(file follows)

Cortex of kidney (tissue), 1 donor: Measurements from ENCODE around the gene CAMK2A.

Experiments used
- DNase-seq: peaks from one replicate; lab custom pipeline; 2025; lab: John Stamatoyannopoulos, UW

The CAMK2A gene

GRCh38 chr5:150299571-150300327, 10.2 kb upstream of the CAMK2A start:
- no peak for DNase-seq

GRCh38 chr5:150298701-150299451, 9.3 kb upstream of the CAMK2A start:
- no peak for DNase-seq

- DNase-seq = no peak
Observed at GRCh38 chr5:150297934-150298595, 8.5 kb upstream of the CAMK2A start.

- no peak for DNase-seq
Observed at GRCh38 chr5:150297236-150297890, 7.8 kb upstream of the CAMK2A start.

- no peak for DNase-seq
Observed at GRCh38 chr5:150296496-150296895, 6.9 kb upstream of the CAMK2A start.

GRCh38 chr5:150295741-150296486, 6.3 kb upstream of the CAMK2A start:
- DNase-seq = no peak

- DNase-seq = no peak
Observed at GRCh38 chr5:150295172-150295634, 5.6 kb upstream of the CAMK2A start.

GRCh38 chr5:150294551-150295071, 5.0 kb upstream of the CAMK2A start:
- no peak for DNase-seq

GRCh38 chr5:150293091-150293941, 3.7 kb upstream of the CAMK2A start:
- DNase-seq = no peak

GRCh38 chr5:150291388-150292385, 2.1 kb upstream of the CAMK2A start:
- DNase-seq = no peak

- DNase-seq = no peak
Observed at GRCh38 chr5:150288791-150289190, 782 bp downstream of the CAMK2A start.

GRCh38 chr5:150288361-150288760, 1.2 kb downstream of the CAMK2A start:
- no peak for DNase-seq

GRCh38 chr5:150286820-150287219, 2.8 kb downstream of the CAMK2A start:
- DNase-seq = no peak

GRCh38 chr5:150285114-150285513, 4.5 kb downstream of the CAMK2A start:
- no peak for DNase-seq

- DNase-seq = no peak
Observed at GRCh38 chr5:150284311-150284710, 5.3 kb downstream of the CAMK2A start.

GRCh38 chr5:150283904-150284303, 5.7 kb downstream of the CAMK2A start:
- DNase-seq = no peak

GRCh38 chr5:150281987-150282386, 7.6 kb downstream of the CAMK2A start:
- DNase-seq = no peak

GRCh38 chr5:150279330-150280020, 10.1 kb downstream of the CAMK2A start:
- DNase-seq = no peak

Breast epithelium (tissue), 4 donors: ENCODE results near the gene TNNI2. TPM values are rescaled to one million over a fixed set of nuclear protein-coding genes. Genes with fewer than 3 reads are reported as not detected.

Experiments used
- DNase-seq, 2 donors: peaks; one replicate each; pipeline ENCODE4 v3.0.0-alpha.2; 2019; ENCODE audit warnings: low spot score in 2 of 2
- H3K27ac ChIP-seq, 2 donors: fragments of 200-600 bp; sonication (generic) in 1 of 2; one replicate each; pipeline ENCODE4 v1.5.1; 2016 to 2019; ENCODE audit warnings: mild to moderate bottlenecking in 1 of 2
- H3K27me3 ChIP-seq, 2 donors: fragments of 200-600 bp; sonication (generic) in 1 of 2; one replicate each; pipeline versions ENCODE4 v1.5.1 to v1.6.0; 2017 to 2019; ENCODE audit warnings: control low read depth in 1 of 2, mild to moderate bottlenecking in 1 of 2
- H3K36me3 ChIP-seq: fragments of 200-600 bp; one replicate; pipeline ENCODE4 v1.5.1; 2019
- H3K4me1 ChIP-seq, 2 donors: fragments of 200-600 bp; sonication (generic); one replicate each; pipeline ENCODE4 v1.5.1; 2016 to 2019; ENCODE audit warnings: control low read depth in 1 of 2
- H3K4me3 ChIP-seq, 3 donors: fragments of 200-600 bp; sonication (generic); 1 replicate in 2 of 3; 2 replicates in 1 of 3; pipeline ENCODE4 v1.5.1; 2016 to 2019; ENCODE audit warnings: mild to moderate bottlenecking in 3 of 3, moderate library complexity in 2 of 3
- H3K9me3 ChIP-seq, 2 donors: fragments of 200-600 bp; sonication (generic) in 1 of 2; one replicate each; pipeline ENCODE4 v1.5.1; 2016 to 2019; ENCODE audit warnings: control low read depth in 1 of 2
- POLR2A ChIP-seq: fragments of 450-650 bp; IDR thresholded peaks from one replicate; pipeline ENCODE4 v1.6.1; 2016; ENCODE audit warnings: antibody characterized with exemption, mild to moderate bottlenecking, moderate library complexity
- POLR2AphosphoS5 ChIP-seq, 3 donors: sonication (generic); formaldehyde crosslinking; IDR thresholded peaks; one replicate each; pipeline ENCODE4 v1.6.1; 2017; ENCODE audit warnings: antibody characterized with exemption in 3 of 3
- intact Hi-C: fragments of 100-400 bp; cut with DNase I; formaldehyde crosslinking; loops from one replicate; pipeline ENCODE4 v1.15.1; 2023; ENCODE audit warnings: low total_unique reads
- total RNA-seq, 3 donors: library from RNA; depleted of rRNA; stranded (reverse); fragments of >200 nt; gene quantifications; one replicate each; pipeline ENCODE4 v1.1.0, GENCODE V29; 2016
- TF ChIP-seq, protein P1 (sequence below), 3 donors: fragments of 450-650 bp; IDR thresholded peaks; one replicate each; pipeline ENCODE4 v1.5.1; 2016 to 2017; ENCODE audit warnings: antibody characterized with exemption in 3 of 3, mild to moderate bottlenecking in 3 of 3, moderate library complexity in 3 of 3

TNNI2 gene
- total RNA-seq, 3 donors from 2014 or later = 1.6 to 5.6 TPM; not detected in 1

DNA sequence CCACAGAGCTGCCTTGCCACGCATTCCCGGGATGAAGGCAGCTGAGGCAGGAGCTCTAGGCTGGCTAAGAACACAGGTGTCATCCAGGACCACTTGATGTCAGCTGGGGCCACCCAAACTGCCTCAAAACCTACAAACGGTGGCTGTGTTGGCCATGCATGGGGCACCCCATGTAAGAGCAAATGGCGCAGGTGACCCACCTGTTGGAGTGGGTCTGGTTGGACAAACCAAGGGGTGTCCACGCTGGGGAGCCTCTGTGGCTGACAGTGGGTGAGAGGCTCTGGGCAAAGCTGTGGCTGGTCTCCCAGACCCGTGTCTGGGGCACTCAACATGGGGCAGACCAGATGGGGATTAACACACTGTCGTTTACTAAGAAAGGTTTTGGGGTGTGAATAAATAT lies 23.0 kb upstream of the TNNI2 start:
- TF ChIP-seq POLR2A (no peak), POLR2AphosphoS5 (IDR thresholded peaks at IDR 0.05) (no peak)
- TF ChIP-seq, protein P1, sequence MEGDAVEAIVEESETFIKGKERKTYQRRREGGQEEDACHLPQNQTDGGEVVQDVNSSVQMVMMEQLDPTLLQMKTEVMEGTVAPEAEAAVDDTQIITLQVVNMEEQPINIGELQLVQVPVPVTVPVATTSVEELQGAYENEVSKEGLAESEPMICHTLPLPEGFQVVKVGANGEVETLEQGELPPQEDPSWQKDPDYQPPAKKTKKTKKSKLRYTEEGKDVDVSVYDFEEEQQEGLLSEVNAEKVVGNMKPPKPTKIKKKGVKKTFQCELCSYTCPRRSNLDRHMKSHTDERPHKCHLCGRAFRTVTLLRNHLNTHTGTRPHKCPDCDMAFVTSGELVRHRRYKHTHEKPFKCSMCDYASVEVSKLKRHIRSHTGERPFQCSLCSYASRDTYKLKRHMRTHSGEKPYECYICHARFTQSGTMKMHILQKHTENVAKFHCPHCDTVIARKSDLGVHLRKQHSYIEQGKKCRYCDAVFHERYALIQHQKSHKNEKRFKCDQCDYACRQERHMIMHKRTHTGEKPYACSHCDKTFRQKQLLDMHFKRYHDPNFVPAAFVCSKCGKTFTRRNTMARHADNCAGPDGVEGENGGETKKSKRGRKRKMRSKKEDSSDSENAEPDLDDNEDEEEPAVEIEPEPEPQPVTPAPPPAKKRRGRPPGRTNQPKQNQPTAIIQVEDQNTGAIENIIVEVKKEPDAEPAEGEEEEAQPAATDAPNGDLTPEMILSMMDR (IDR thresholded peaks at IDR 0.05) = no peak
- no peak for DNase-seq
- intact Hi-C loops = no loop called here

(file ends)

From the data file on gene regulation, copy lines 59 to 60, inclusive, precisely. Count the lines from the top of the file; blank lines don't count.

- TF ChIP-seq, protein P1, sequence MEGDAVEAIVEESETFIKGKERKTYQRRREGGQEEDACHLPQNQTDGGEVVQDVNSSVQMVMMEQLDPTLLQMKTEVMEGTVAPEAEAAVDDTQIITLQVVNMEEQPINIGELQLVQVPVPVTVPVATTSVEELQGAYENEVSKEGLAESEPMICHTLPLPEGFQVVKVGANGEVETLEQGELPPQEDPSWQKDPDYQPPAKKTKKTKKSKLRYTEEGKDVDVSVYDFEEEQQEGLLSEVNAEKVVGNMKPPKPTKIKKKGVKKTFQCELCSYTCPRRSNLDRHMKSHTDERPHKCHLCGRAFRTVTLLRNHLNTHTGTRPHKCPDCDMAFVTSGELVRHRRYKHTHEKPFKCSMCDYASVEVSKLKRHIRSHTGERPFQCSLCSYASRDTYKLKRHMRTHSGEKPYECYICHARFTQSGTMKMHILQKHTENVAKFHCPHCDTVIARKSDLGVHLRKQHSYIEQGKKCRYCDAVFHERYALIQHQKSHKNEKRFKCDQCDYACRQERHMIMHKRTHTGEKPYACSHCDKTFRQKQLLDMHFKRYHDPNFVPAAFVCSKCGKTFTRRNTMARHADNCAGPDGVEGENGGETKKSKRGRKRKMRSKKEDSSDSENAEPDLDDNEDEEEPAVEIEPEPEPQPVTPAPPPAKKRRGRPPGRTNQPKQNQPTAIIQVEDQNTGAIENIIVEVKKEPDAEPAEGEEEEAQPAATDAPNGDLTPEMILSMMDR (IDR thresholded peaks at IDR 0.05) = no peak
- no peak for DNase-seq